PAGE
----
Why The Prison Riot Took Place…

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Freetown’s central prison

By Amin Kef Sesay

According to Marta Colomer, Amnesty International West and Central Africa Deputy Director, “The first case of COVID-19 was reported in Freetown’s central prison on 28 April, causing alarm among people detained therein who live in severely cramped conditions. There have been some restrictive measures imposed by the authorities, including the prohibition of visits by their relatives.

“Prisoners are concerned about getting enough food after the prohibition on visits, as well as the spread of the virus and their ability to take preventive measures against COVID-19.

“Yesterday’s riot shows that prisoners are becoming increasingly desperate at the Government’s inaction to protect their right to health.

There must be a prompt, thorough, impartial and effective investigation into the reasons that led to the riot and the heavy-handed response from prison guards who used live ammunition… “We are calling on the Sierra Leone authorities to put their promises to release hundreds of detainees into action – unless overcrowding is eased and conditions of detention improved; there is a risk of further riots and infections. They should release all those held in pre-trial detention and consider the release of other prisoners at risk, such as older people and those with underlying medical conditions.”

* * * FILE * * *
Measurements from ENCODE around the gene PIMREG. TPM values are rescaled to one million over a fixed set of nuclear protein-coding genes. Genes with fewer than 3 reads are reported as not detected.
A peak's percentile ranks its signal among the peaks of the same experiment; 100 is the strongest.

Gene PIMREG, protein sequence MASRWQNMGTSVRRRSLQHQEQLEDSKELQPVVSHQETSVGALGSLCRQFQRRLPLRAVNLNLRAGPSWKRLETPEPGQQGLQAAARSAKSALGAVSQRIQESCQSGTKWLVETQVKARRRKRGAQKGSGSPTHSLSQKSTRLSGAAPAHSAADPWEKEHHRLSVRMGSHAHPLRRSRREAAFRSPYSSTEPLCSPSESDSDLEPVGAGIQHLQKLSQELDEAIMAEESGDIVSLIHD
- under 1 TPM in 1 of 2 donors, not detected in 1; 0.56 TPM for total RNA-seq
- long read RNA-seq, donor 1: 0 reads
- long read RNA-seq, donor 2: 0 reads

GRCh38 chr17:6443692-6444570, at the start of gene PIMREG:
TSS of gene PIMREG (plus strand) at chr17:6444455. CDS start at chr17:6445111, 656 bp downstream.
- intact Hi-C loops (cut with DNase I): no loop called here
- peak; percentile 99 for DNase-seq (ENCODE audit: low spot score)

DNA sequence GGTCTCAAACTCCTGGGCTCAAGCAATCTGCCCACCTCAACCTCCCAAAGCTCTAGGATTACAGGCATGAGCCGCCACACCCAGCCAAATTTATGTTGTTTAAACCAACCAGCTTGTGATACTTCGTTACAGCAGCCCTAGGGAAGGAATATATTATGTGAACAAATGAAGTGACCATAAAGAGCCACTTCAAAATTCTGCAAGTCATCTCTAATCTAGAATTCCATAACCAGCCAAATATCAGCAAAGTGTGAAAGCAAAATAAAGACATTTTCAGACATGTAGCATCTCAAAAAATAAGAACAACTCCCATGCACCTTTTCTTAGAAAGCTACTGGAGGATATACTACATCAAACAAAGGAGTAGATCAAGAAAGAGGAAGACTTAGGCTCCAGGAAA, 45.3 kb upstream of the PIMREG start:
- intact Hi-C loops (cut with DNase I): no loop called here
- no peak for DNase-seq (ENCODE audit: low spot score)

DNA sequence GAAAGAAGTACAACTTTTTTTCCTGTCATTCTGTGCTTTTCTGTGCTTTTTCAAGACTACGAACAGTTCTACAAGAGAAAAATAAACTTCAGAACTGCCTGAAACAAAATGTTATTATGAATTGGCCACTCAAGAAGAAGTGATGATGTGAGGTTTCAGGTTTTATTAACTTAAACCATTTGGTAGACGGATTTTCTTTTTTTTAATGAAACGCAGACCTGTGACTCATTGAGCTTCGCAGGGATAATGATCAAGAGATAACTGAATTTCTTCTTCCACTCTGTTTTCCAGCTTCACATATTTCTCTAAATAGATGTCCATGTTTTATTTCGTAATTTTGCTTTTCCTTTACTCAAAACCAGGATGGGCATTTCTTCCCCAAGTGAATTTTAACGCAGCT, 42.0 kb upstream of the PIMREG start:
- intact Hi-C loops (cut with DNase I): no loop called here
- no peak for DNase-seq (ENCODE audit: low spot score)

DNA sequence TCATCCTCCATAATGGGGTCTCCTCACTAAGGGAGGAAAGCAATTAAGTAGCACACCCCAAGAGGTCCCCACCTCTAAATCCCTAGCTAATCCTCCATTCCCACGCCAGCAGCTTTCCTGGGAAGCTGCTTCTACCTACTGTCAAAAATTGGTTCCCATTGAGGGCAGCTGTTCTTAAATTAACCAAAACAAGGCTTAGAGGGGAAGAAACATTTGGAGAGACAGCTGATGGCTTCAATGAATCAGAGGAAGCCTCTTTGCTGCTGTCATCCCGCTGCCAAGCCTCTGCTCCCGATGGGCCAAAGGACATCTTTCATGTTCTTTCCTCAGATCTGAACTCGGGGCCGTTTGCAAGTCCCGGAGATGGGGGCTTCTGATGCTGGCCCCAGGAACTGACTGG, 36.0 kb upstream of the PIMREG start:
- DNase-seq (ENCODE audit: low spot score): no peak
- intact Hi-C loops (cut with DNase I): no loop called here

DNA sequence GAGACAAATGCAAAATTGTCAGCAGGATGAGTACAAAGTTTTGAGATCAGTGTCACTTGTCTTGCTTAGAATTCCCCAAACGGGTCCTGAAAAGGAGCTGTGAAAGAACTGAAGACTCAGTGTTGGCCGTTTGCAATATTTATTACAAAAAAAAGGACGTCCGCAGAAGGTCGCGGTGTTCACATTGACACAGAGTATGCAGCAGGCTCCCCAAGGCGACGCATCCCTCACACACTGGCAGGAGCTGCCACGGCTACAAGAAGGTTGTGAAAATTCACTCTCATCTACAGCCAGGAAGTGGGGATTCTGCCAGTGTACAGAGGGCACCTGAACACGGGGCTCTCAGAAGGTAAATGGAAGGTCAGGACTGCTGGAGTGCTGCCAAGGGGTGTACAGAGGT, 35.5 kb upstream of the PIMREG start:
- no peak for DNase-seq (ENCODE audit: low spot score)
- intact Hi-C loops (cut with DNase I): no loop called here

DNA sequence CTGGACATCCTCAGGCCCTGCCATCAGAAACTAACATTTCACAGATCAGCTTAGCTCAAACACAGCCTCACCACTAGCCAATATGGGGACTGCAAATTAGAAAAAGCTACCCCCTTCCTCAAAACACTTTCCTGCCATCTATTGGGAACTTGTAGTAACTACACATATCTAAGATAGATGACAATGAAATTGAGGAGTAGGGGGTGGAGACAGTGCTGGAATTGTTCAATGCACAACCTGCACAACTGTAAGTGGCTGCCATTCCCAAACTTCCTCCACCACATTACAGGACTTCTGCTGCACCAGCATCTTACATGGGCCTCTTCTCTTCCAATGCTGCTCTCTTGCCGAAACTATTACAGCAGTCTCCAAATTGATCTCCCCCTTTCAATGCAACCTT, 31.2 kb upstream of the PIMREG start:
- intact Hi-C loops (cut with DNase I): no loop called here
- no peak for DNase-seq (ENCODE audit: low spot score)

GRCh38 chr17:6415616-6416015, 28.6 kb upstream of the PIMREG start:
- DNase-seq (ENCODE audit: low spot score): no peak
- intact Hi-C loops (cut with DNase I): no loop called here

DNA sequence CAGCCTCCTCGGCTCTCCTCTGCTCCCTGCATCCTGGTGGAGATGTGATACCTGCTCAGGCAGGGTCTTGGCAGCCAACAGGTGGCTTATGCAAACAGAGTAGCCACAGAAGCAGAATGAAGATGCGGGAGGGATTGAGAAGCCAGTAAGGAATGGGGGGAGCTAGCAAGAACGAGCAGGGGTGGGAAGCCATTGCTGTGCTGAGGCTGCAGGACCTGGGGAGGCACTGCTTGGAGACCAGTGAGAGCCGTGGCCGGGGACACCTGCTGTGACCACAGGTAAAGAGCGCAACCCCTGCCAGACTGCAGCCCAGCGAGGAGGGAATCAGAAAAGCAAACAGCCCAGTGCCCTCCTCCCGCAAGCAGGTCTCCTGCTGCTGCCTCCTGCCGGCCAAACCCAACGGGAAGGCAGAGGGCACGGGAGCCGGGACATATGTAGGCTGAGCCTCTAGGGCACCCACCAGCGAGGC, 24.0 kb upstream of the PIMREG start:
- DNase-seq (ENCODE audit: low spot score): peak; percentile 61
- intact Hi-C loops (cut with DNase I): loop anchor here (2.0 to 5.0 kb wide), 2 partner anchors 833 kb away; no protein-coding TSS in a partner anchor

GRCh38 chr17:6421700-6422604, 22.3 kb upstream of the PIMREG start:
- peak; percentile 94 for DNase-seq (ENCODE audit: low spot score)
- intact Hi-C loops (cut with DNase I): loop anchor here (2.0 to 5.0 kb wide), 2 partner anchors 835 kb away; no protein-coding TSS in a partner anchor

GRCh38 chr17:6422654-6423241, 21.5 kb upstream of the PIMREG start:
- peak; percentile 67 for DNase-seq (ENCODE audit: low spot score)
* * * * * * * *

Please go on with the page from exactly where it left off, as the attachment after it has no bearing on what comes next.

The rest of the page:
Pademba Road prison was originally built for a capacity of less than 300 prisoners but today it has more than 1,000 inmates.

Beside overcrowding, insanitary living conditions and poor diet, one of the principal reasons for prison instability is definitely staff shortages. Younger, inexperienced officers are less able to manage difficult and sometimes dangerous situations that can be encountered almost every day in jails.

The impact of staff shortages can affect every aspect of prison life. In the worst case scenarios, if there are too few officers to open cell doors to allow prisoners out to go to work, education, exercise or association, then inmates are likely to be confined to their cells for most of the day.

Been locked up for 24 hours means no opportunities to take showers, phone family or have any exercise. In such conditions, prisons can quickly become pressure-cooker environments, seething with frustration and resentment.

For the majority of prisoners, riots tend to be dreaded as they know there could be weeks or even months of disruption of their daily lives and even collective punishment involving those inmates who didn’t get involved in any trouble.

For those reasons, ringleaders of major riots are rarely regarded as ‘heroes’ by their fellow prisoners, but dangerous rebels who just bring trouble on everyone else.

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